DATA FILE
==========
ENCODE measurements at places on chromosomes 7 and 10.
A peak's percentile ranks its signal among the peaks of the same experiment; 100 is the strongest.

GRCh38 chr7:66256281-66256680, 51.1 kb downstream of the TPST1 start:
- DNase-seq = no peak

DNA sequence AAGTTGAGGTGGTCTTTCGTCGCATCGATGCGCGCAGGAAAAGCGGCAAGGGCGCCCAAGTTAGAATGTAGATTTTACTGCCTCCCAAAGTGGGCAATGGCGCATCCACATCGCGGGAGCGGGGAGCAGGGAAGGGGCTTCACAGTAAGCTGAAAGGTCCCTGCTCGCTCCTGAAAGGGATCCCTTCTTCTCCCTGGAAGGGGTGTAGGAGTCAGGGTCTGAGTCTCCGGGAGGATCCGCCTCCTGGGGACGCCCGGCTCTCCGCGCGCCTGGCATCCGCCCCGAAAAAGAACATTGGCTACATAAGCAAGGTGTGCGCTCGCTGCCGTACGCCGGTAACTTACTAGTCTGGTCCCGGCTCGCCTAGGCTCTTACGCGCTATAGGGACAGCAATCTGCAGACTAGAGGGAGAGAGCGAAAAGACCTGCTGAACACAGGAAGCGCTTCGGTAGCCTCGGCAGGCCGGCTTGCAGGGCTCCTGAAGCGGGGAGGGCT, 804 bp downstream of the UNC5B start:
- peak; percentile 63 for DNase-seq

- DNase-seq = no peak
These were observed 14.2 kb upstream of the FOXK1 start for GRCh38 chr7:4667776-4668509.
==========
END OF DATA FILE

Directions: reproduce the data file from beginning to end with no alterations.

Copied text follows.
ENCODE measurements at places on chromosomes 7 and 10.
A peak's percentile ranks its signal among the peaks of the same experiment; 100 is the strongest.

GRCh38 chr7:66256281-66256680, 51.1 kb downstream of the TPST1 start:
- DNase-seq = no peak

DNA sequence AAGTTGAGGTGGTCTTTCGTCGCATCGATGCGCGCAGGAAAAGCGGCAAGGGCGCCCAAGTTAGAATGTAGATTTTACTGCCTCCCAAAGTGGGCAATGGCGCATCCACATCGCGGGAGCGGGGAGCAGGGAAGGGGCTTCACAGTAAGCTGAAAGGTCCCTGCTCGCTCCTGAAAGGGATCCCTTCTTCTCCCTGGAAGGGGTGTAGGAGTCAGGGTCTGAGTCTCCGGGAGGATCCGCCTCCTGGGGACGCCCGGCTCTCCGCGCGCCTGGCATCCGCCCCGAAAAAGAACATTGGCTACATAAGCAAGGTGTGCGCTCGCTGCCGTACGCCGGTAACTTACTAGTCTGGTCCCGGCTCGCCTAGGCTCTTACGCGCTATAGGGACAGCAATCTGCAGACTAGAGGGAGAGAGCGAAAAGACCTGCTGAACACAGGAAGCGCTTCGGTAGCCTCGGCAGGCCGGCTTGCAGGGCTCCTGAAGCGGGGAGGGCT, 804 bp downstream of the UNC5B start:
- peak; percentile 63 for DNase-seq

- DNase-seq = no peak
These were observed 14.2 kb upstream of the FOXK1 start for GRCh38 chr7:4667776-4668509.